And if people have strong ideas, then talk to the principal. Don't just complain about things; be part of the change! If I had been unable to attend the tuition meeting, I might have felt ever-so-slightly slighted that I did not get to be part of this new committee, but I am confident I would move on, grateful to have the opportunity to speak my mind on a survey (which, again, is pretty much all the committee did). I hope that the people who feel slighted talk to the principal and volunteer to help make some of the changes. Quite frankly, I am not sure what else those people expect or want to do.

Maybe an objective person can help me understand. Please?!


Lynnette said…
I think that somehow, no matter what good you're trying to do, some people will find something to be mad or upset about. So I'm not sure there's anything you could have done differently. You did nothing wrong. The people complaining are the ones who are in the wrong. They should have been at the tuition meeting. If they couldn't attend, and they wanted to know what went on there, they should have asked someone. Instead, they get mad at you for administering a survey which you did to try to make things better for the school. If they want to wallow in self-pity about not being able to participate, that's their problem, not yours.

Having been responsible for something very big in the catholic school system, I speak from experience. No one else volunteered to do the job that my husband and I were doing, yet we certainly got a lot of complaints from a few mouthy people about how bad of a job we were doing. You know what? They can't complain... if they didn't like how things were being run, they should have volunteered or got involved or something. It's just so wrong to complain about the job that people are trying to do who are volunteering their time, and in the end, are doing it for the school, and not for any personal gain.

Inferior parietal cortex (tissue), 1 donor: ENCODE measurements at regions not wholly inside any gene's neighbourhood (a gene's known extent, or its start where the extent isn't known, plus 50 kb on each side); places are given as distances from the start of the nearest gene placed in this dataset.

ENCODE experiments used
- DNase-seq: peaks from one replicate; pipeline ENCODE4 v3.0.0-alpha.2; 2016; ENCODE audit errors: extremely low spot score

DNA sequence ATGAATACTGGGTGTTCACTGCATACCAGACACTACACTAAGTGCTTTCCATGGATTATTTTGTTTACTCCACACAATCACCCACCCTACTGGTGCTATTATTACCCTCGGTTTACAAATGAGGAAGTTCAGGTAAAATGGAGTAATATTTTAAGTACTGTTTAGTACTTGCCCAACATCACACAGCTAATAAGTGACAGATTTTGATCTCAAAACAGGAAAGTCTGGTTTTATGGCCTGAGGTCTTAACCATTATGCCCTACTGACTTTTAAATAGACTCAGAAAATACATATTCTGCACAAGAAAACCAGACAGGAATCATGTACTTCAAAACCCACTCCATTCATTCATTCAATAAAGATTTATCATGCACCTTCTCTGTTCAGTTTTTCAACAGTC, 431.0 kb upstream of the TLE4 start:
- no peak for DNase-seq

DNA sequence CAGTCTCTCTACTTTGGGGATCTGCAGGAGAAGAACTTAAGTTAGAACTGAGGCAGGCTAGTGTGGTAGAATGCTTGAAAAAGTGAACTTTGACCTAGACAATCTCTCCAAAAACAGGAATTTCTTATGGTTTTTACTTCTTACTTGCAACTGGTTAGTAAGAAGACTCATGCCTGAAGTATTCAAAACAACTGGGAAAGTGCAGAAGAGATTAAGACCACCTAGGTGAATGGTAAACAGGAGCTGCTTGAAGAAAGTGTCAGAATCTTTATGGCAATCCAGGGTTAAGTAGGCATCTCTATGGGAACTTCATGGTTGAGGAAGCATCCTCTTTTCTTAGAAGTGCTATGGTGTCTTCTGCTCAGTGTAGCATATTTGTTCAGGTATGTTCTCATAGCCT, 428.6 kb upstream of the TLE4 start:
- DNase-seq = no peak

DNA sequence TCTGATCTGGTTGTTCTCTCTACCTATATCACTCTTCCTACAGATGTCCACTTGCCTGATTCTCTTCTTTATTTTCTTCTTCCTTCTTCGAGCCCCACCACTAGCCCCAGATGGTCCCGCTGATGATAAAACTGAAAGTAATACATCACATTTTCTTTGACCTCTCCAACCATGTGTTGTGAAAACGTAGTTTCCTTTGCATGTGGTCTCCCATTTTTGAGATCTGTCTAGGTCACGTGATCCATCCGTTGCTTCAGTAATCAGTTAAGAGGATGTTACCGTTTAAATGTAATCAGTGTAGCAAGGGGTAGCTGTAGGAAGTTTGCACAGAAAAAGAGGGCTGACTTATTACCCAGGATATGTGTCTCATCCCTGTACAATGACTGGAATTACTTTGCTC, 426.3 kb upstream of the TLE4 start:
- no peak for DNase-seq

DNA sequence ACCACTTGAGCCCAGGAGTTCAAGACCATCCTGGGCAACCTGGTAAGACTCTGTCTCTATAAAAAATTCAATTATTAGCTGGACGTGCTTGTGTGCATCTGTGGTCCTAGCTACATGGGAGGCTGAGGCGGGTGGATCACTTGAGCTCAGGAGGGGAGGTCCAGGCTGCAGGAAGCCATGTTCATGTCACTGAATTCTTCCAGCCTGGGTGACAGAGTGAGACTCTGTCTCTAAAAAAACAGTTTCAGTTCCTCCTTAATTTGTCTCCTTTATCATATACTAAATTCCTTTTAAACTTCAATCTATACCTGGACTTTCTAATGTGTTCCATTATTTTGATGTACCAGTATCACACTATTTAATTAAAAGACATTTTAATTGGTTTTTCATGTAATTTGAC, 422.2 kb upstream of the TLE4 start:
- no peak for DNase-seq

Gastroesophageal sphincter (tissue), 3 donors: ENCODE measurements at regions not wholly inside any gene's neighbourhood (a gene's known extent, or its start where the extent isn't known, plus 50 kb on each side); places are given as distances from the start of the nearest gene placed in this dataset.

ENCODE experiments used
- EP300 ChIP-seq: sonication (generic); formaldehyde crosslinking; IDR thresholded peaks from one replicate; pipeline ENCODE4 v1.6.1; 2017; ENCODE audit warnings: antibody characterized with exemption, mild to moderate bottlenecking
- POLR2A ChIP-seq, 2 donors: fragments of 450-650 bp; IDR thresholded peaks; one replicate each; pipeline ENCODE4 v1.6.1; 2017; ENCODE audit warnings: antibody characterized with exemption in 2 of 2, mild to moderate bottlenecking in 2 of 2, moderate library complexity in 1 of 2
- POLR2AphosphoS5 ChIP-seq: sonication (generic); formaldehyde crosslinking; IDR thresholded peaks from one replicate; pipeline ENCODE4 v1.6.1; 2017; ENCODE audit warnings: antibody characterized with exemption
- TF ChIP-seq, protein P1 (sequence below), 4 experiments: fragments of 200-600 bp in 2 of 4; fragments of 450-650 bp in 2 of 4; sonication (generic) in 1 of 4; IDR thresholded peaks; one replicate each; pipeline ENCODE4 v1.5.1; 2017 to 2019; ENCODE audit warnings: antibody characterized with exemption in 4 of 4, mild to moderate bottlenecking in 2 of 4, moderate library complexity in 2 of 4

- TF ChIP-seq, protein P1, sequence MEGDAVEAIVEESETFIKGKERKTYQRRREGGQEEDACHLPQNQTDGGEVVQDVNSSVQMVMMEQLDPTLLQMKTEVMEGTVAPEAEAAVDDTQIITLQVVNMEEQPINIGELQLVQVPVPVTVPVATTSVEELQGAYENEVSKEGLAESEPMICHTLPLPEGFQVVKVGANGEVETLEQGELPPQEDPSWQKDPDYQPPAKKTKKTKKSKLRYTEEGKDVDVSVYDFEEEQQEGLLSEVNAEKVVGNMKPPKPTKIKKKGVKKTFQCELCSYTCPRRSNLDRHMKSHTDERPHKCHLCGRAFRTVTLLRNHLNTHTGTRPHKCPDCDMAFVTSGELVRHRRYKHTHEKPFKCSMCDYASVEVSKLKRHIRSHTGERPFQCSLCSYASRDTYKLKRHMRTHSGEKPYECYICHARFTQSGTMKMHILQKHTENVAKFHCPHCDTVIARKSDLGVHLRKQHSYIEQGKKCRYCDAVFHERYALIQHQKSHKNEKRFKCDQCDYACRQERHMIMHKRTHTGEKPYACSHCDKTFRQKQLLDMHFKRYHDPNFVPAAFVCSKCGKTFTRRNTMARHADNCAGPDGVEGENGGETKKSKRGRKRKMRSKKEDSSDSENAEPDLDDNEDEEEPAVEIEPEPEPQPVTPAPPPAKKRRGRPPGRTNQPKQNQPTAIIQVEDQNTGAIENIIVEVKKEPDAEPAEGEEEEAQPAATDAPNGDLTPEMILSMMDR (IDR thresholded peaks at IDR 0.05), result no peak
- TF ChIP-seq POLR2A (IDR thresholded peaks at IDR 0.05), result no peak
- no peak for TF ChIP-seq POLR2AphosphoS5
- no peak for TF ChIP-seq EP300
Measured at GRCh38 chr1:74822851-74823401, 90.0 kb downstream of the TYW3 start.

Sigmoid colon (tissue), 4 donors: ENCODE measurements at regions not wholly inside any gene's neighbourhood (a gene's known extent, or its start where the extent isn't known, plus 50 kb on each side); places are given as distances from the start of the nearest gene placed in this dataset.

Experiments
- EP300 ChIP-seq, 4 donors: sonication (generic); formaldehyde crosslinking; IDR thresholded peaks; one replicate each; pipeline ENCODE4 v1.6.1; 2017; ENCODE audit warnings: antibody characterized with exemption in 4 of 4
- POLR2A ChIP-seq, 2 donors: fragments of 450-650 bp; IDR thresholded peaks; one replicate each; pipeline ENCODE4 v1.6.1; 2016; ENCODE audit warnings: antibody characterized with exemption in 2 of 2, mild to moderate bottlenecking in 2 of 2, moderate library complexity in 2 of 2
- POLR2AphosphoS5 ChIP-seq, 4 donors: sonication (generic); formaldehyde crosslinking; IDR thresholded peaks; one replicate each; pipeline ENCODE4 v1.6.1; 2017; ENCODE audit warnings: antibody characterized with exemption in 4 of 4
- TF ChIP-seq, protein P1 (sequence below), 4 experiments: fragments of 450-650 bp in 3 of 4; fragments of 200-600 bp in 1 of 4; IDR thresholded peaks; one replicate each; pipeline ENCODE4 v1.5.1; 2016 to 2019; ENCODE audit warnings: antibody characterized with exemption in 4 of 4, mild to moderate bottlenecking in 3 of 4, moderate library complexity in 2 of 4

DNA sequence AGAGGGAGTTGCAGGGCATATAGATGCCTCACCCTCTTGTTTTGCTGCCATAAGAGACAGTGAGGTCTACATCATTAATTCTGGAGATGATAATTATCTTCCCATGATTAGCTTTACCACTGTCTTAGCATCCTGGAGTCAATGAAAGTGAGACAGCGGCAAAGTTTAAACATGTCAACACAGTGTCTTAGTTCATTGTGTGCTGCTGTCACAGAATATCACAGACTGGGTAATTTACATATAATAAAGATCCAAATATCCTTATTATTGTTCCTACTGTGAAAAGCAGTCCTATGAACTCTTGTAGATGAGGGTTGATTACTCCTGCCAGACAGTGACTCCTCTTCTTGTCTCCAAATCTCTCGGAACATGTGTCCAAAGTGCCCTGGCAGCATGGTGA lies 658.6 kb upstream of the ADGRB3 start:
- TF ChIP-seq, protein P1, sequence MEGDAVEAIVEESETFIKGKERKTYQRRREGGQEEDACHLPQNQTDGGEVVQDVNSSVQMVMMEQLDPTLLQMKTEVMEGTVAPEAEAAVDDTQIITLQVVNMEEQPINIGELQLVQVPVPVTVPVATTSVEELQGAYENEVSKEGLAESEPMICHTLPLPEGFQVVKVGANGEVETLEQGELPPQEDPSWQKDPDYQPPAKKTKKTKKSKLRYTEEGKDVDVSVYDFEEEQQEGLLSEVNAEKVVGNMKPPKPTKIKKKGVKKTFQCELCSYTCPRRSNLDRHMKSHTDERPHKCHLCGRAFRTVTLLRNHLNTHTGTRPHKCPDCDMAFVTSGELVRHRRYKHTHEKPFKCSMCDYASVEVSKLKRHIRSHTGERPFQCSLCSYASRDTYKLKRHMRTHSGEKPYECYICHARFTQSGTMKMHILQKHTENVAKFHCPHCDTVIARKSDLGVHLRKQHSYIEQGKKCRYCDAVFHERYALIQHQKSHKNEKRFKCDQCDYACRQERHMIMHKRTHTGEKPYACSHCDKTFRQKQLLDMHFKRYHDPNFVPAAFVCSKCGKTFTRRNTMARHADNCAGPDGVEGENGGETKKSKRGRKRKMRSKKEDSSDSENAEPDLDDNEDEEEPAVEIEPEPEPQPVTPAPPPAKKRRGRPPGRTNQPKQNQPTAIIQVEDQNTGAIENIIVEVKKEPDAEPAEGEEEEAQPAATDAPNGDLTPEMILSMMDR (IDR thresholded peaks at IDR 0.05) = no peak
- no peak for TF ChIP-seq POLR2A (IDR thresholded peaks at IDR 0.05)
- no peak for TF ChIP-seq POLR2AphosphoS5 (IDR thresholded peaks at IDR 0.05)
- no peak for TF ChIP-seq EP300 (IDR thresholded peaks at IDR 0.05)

They need to just get over it.
Facie said…
Lynette, you are right, I know. I want to walk up to these people and say what you did about the meeting, but I am going to let it go unless someone approaches me first.

I also would love to remind these people that in the fall, the school hosted a "casual conversation" meeting, where people could talk about their concerns. Only about 10 people showed up. In fact, most of the people at that meeting were the same ones who were at the tuition meeting and volunteered to be part of the new committee.

I did not have a lot of friends at that school anyway, so it is not as if I will be losing much. But if this affects my kid in any way...
As a former teacher, it seemed to me that lots of people - students, parents, fellow teachers, administrators - were often interested in seeing change, but weren't always so interested in helping make positive change happen. It's easier, I suppose, to complain than it is to work to help improve a situation.

I think it was Gandhi who said, "Be the change you want to see in the world."
Facie said…
Good quote, Kristen. Thanks! From reading through over 90 ranked surveys with comments plus another 70 "free-writes," I think the masses will get restless if nothing is done. But I do hope those who complain are willing to step up and help.